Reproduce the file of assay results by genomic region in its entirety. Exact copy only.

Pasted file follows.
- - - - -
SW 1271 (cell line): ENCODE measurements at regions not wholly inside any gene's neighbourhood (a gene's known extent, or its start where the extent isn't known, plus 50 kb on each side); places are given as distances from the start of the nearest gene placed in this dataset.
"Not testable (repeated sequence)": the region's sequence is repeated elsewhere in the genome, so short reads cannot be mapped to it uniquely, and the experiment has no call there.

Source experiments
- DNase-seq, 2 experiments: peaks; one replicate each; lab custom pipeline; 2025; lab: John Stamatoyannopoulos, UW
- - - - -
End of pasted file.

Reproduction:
SW 1271 (cell line): ENCODE measurements at regions not wholly inside any gene's neighbourhood (a gene's known extent, or its start where the extent isn't known, plus 50 kb on each side); places are given as distances from the start of the nearest gene placed in this dataset.
"Not testable (repeated sequence)": the region's sequence is repeated elsewhere in the genome, so short reads cannot be mapped to it uniquely, and the experiment has no call there.

Source experiments
- DNase-seq, 2 experiments: peaks; one replicate each; lab custom pipeline; 2025; lab: John Stamatoyannopoulos, UW